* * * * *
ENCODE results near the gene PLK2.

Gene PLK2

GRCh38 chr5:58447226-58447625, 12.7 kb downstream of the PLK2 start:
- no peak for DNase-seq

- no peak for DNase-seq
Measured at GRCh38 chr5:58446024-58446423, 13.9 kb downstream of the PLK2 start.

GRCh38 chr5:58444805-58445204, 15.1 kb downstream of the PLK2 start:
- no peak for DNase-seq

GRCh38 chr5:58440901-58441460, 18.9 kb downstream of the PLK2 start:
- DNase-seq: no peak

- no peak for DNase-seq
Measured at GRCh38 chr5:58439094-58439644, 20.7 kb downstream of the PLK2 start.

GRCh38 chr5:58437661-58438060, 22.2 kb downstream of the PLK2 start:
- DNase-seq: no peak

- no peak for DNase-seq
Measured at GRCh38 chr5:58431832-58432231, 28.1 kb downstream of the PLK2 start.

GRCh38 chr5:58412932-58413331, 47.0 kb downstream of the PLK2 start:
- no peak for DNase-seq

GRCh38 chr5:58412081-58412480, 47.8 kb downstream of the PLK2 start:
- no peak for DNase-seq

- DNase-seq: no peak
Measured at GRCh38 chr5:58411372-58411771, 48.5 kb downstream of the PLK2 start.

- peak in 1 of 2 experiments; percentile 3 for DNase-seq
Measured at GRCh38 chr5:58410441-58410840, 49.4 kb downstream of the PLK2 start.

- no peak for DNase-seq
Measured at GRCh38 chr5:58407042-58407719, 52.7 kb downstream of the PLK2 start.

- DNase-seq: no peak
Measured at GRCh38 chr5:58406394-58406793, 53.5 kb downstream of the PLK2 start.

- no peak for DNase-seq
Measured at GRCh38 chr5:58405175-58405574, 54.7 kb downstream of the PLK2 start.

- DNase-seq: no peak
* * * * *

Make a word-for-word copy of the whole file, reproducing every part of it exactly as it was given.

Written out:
ENCODE results near the gene PLK2.

Gene PLK2

GRCh38 chr5:58447226-58447625, 12.7 kb downstream of the PLK2 start:
- no peak for DNase-seq

- no peak for DNase-seq
Measured at GRCh38 chr5:58446024-58446423, 13.9 kb downstream of the PLK2 start.

GRCh38 chr5:58444805-58445204, 15.1 kb downstream of the PLK2 start:
- no peak for DNase-seq

GRCh38 chr5:58440901-58441460, 18.9 kb downstream of the PLK2 start:
- DNase-seq: no peak

- no peak for DNase-seq
Measured at GRCh38 chr5:58439094-58439644, 20.7 kb downstream of the PLK2 start.

GRCh38 chr5:58437661-58438060, 22.2 kb downstream of the PLK2 start:
- DNase-seq: no peak

- no peak for DNase-seq
Measured at GRCh38 chr5:58431832-58432231, 28.1 kb downstream of the PLK2 start.

GRCh38 chr5:58412932-58413331, 47.0 kb downstream of the PLK2 start:
- no peak for DNase-seq

GRCh38 chr5:58412081-58412480, 47.8 kb downstream of the PLK2 start:
- no peak for DNase-seq

- DNase-seq: no peak
Measured at GRCh38 chr5:58411372-58411771, 48.5 kb downstream of the PLK2 start.

- peak in 1 of 2 experiments; percentile 3 for DNase-seq
Measured at GRCh38 chr5:58410441-58410840, 49.4 kb downstream of the PLK2 start.

- no peak for DNase-seq
Measured at GRCh38 chr5:58407042-58407719, 52.7 kb downstream of the PLK2 start.

- DNase-seq: no peak
Measured at GRCh38 chr5:58406394-58406793, 53.5 kb downstream of the PLK2 start.

- no peak for DNase-seq
Measured at GRCh38 chr5:58405175-58405574, 54.7 kb downstream of the PLK2 start.

- DNase-seq: no peak